Median survival in patients with polycythemia vera (PV), which is 1.5-3 years in the absence of therapy, has been extended to approximately 14 years overall, and to 24 years for patients younger than 60 years of age, because of new therapeutic tools.
Without treatment, around half of all people with symptomatic polycythaemia vera will die in less than two years. There is no cure, but treatment can extend the person’s life span by thinning the blood and reducing the risk of blood clots and other complications.
It usually happens during the later stages of the disease. Polycythemia vera treatments help reduce your risk of symptoms and complications. But for some people, the disease still gets worse and turns into another blood cancer, despite treatment.
Polycythemia vera (PV) is a blood cancer that begins in the marrow of your bones, the soft center where new blood cells grow. It causes your marrow to make too many red blood cells so your blood is too thick. You may be more likely to have clots, a stroke, or a heart attack.
You want to feel better, not worse. Remember that secondary polycythemia is caused by an underlying condition, most of which are well known and have multiple treatment options available. Once the underlying cause is corrected, symptoms of secondary polycythemia usually go away.
Polycythemia vera diet Eat well-balanced meals complete with fresh fruits and vegetables, whole grains, lean protein, and low-fat dairy. Ask your doctor how many calories you should consume each day to maintain a healthy weight. Also, watch how much salt you eat.
If you suffer from polycythemia vera, which is a serious disease that can result in death, you may be unable to work. In those situations, you may qualify for Social Security disability benefits.
Most cases of polycythemia vera are not inherited. This condition is associated with genetic changes that are somatic, which means they are acquired during a person’s lifetime and are present only in certain cells. In rare instances, polycythemia vera has been found to run in families.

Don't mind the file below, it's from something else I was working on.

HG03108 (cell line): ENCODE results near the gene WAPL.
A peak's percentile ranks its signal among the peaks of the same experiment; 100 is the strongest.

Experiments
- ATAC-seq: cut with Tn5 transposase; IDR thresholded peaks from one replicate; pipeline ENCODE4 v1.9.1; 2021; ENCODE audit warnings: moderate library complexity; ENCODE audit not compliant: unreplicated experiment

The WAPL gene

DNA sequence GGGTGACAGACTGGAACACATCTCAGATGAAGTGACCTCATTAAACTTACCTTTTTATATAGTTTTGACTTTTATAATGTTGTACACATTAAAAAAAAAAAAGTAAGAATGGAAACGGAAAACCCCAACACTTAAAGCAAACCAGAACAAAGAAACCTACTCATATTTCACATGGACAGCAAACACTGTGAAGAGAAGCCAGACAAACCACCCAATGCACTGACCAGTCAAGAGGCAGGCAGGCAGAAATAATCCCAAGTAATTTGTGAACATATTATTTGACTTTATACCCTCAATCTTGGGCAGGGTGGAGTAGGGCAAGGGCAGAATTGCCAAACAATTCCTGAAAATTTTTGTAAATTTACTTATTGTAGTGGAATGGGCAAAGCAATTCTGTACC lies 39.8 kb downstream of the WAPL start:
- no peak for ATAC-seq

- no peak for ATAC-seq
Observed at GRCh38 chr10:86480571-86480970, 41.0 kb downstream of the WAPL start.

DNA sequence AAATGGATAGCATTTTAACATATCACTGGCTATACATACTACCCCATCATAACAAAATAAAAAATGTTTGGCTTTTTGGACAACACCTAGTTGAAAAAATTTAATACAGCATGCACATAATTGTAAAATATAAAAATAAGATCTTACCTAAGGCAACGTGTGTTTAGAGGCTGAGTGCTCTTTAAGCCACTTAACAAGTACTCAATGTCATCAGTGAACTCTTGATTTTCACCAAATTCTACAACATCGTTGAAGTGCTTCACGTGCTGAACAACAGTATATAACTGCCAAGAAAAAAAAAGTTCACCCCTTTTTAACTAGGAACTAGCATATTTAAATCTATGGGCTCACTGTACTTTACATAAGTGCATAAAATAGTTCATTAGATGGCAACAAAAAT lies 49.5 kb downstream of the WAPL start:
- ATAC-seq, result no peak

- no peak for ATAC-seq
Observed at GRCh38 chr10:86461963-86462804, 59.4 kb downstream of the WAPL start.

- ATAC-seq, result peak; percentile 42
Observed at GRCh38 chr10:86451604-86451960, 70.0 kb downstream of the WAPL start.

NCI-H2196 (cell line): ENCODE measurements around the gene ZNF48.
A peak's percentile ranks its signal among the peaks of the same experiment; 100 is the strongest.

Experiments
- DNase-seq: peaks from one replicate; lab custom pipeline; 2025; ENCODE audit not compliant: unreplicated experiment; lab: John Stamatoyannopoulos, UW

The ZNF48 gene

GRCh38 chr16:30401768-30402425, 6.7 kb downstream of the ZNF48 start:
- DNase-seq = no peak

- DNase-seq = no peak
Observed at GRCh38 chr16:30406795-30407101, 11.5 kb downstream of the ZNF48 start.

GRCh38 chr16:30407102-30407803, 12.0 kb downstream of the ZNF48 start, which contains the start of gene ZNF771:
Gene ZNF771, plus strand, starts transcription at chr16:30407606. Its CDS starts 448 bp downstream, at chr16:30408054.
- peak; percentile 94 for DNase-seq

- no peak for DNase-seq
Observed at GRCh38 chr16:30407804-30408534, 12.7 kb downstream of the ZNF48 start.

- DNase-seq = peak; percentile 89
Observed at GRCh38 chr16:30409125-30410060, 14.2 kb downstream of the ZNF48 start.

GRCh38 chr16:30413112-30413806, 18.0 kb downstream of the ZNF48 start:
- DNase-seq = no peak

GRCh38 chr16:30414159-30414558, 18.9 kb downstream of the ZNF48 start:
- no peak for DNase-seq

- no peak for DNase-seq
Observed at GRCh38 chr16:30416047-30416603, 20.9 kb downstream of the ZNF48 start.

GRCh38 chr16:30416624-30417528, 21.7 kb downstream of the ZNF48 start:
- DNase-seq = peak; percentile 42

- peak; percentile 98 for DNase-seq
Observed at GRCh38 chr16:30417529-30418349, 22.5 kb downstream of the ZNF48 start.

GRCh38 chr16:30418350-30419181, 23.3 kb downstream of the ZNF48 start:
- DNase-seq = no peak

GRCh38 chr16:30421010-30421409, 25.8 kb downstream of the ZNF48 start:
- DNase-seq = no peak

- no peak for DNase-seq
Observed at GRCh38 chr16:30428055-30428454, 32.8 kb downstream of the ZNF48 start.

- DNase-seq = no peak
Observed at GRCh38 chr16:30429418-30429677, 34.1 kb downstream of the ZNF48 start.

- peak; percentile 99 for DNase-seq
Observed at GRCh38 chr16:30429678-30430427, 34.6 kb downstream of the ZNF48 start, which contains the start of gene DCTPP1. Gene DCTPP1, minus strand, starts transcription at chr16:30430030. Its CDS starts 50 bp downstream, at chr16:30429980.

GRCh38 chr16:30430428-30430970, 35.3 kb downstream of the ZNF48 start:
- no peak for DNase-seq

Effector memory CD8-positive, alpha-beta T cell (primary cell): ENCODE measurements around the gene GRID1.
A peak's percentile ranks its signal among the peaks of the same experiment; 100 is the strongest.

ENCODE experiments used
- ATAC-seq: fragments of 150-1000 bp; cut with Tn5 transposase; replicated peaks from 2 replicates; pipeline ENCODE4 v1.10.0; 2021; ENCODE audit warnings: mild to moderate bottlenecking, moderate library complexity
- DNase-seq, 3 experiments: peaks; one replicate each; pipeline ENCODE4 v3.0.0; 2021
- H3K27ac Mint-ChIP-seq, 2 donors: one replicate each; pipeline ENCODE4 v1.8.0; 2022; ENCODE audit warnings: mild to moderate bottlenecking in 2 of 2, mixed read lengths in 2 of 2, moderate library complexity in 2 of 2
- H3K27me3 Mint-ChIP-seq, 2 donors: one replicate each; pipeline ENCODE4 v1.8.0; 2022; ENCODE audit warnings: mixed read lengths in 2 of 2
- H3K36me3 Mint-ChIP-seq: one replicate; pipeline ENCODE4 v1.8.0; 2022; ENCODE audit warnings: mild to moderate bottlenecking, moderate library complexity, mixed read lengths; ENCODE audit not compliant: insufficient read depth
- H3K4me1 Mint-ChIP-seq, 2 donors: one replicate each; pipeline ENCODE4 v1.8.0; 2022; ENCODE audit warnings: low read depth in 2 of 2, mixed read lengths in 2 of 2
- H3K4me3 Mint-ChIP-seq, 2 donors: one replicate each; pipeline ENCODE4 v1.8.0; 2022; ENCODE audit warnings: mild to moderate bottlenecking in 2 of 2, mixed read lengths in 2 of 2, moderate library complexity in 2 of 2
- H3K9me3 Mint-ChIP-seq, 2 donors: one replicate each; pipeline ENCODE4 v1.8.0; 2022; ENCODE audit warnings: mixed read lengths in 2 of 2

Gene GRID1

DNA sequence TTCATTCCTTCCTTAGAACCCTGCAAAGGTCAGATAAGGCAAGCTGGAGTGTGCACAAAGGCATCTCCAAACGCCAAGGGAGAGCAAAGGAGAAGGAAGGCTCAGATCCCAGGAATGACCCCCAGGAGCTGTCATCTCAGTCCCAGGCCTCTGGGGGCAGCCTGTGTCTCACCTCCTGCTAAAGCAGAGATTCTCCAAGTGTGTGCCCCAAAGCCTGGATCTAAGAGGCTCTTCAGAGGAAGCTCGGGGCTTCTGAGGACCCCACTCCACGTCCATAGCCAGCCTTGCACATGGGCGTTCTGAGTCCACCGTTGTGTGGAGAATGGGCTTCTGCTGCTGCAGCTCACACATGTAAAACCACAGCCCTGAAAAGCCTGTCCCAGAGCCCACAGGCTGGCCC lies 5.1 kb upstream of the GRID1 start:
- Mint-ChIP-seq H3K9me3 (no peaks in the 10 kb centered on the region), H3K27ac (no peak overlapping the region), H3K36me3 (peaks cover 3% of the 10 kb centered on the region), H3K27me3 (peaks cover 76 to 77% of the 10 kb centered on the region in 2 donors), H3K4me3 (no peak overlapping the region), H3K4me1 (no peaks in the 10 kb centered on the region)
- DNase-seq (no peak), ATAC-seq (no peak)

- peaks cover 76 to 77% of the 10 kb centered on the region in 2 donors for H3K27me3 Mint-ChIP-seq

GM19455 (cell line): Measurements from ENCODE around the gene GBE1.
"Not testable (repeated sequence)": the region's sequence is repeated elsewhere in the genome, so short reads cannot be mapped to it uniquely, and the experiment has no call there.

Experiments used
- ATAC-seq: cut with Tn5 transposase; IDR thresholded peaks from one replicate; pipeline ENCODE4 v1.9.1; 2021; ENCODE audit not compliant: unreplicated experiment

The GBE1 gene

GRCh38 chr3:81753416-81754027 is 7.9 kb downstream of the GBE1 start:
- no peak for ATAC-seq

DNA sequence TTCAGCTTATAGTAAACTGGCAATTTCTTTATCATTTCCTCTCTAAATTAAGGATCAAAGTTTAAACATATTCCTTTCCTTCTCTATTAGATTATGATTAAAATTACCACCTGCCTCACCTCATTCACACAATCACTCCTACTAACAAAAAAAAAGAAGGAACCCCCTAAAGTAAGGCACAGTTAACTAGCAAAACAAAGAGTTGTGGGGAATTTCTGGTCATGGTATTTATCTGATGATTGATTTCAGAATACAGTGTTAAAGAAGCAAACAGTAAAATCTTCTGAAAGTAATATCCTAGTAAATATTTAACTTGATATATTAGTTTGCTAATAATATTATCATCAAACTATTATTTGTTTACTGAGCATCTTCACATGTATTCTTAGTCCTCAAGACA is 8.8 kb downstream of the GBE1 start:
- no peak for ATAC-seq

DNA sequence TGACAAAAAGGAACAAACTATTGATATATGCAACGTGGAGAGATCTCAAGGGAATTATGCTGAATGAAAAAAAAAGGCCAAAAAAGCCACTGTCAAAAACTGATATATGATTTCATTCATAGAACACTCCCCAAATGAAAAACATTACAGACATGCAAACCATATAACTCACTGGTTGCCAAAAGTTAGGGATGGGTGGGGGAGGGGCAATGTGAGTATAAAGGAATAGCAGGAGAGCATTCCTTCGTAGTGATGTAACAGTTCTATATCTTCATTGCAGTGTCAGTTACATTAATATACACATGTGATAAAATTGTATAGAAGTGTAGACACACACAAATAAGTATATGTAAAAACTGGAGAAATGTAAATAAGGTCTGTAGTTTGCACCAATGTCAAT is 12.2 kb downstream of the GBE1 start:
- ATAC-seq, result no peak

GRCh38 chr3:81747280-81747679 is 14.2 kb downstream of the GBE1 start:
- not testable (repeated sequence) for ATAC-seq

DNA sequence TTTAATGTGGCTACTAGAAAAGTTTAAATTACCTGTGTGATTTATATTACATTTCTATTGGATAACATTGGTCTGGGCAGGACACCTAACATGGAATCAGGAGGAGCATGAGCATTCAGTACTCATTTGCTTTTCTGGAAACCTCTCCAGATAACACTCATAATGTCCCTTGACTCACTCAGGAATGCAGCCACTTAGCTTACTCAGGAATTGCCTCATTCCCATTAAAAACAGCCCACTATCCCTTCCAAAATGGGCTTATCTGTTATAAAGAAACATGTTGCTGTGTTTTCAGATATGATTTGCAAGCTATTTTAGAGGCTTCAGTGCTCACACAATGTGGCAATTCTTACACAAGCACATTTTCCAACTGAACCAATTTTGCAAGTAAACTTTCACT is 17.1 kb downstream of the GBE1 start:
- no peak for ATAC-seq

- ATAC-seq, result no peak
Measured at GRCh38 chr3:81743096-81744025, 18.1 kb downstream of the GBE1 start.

Abstract. A 20-year-old woman presented with polycythemia vera and was treated with phlebotomy alone for eleven years, following which all clinical manifestations of the disease disappeared. The clinical remission with normal physical findings and normal peripheral blood counts has persisted for a further 11 years.
In a very recent publication, researchers at the Mayo Clinic reported worse survival for patients with PV (median, 15 years) than those with ET (median, 18 years, p < 0.05), but similar leukemia-free survival (p = 0.22).
Secondary polycythemia is defined as an absolute increase in red blood cell mass that is caused by enhanced stimulation of red blood cell production. In contrast, polycythemia vera is characterized by bone marrow with an inherent increased proliferative activity.
Polycythemia Vera Complications Blood clots can cause a heart attack or stroke. They also can cause your liver and spleen to enlarge. Blood clots in the liver and spleen can cause sudden, intense pain. Slowed blood flow also prevents enough oxygen-rich blood from reaching your organs.
Additional symptoms may occur in some affected individuals including blurred vision, ringing in the ears (tinnitus), and abnormal redness of the skin especially on the face. Eventually, the spleen becomes involved. The spleen is an organ located in upper left part of the abdomen that filters out worn out blood cells.
Dehydration is a common cause of relative polycythemia. Absolute polycythemia may be primary or secondary. Primary polycythemia ( polycythemia vera) is a spontaneous proliferation of RBCs in the bone marrow.
As a Polycythemia Vera patient, you can not give blood to the Red Cross. You can go to blood centers where they will accept blood from a PV patient for what is referred to as “therapeutic phlebotomy”. You will need to check with the respective blood center in your area.